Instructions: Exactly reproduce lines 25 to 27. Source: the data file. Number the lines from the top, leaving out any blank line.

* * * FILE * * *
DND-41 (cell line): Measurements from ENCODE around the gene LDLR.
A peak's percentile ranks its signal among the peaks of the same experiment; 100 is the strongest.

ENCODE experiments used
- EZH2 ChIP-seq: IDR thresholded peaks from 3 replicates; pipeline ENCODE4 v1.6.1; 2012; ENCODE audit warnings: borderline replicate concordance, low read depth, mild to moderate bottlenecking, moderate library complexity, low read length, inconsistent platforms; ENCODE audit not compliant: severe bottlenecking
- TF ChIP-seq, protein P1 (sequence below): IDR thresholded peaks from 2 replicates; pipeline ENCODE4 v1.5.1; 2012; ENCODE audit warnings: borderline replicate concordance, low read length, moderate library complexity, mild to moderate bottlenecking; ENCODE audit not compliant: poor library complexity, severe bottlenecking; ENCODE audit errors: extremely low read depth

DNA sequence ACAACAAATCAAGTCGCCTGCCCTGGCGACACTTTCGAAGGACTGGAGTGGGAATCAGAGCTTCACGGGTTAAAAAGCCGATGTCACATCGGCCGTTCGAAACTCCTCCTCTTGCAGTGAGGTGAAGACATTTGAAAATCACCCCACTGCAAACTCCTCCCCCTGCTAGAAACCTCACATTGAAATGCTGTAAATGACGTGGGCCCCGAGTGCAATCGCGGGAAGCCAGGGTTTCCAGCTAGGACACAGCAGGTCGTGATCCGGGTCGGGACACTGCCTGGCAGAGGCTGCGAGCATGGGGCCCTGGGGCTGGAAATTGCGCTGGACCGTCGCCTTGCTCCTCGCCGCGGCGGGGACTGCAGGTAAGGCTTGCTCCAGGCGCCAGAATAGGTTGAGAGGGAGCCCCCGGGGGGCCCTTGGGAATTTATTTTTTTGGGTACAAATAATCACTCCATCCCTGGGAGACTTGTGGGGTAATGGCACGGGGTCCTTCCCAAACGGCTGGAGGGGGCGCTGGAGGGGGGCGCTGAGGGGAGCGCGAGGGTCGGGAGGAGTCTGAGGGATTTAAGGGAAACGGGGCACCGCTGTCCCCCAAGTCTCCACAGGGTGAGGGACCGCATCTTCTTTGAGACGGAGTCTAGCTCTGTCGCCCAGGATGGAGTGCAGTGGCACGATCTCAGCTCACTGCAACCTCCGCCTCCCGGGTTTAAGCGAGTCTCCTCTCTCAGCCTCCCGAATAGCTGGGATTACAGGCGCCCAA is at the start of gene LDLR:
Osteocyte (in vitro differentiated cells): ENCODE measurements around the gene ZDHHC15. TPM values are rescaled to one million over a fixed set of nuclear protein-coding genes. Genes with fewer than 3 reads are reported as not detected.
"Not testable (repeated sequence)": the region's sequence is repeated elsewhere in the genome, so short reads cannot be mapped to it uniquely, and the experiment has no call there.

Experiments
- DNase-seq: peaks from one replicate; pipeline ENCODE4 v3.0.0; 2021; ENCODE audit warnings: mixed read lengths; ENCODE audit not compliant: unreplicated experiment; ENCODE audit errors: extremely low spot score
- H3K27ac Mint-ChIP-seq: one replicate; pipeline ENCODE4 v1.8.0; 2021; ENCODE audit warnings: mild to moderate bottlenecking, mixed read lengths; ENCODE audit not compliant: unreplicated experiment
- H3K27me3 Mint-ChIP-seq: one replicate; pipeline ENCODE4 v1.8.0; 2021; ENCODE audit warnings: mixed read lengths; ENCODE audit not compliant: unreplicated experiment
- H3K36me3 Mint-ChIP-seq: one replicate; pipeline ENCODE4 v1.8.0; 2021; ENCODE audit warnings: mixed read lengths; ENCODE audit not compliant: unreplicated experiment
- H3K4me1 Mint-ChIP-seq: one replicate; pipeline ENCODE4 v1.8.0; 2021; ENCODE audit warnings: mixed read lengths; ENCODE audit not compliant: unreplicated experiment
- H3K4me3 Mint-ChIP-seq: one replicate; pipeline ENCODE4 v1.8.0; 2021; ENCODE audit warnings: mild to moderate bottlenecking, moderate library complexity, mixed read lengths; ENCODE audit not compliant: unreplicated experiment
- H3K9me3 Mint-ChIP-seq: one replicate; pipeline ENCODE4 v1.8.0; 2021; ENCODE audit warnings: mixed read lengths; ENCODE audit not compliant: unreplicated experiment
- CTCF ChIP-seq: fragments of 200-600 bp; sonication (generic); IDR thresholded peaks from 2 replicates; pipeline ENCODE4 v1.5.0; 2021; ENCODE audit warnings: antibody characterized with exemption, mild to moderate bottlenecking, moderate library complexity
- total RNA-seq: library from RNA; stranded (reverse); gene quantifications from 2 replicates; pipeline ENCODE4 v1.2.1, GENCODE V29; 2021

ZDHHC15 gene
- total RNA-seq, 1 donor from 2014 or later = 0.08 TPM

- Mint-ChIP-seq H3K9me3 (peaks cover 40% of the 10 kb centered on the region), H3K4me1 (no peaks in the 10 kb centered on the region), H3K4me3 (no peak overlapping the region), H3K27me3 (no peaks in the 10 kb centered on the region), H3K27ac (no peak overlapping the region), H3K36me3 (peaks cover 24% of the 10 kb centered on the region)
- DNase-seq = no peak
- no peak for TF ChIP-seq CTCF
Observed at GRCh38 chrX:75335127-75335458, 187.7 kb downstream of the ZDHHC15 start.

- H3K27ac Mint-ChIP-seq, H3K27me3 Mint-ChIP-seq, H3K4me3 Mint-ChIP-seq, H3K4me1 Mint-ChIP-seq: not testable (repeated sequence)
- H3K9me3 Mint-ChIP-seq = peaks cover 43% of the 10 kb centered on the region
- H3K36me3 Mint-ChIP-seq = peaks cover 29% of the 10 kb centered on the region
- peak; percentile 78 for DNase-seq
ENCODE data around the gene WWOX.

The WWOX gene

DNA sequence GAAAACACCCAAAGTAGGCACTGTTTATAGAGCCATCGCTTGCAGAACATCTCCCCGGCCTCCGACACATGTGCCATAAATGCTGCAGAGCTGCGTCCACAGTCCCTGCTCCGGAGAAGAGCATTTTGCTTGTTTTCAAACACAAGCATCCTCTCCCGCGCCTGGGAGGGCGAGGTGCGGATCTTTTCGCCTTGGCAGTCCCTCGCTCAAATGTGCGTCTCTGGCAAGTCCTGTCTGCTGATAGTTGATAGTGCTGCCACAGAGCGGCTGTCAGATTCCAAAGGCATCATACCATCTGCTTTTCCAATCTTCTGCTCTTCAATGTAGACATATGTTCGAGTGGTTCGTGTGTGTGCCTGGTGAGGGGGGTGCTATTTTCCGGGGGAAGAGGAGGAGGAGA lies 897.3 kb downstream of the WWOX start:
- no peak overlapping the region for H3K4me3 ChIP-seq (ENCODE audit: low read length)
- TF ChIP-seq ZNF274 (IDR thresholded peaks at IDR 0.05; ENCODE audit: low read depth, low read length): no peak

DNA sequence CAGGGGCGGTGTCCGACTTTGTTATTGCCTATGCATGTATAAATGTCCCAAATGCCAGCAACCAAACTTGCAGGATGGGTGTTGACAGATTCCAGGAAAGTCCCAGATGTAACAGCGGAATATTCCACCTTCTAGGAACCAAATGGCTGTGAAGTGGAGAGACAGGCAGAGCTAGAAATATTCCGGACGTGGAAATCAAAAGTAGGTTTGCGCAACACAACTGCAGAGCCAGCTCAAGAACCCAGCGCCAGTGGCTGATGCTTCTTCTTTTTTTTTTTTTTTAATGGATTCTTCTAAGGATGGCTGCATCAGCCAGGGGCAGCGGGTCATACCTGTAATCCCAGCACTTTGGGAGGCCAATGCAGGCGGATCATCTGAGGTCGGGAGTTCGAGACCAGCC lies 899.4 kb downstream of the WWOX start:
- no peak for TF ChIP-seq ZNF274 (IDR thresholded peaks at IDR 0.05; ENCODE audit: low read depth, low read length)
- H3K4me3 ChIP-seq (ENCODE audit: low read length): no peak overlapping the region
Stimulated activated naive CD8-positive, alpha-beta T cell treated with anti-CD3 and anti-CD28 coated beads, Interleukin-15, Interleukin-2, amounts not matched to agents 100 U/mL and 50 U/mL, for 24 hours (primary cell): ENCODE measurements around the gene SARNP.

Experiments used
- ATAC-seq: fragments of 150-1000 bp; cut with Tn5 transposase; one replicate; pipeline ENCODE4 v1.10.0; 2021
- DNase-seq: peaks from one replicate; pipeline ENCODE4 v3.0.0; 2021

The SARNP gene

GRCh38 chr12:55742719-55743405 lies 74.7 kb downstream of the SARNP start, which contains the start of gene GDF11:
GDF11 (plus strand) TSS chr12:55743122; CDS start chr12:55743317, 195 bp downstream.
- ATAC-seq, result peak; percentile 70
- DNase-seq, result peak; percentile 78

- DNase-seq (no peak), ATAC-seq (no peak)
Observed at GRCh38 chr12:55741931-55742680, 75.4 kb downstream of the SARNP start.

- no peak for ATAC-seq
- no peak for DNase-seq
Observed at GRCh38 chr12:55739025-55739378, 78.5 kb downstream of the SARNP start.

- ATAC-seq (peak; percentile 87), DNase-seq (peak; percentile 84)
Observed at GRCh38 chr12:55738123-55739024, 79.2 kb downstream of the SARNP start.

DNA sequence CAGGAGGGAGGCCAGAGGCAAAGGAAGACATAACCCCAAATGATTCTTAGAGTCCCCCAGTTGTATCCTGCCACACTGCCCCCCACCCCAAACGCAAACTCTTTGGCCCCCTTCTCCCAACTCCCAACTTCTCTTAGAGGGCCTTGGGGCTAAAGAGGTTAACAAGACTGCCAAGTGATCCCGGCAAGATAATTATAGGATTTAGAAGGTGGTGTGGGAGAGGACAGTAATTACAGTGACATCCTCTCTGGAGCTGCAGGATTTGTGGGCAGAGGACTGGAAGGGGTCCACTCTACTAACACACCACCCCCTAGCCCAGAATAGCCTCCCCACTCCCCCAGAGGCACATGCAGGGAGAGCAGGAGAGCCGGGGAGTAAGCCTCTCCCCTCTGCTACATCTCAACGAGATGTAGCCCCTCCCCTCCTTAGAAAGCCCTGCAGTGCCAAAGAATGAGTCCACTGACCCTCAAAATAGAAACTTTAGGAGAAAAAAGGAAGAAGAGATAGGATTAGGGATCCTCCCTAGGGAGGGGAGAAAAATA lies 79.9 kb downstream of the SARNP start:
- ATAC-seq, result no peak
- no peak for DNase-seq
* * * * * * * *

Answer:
- H3K27ac Mint-ChIP-seq, H3K27me3 Mint-ChIP-seq, H3K4me3 Mint-ChIP-seq, H3K4me1 Mint-ChIP-seq: not testable (repeated sequence)
- H3K9me3 Mint-ChIP-seq = peaks cover 43% of the 10 kb centered on the region
- H3K36me3 Mint-ChIP-seq = peaks cover 29% of the 10 kb centered on the region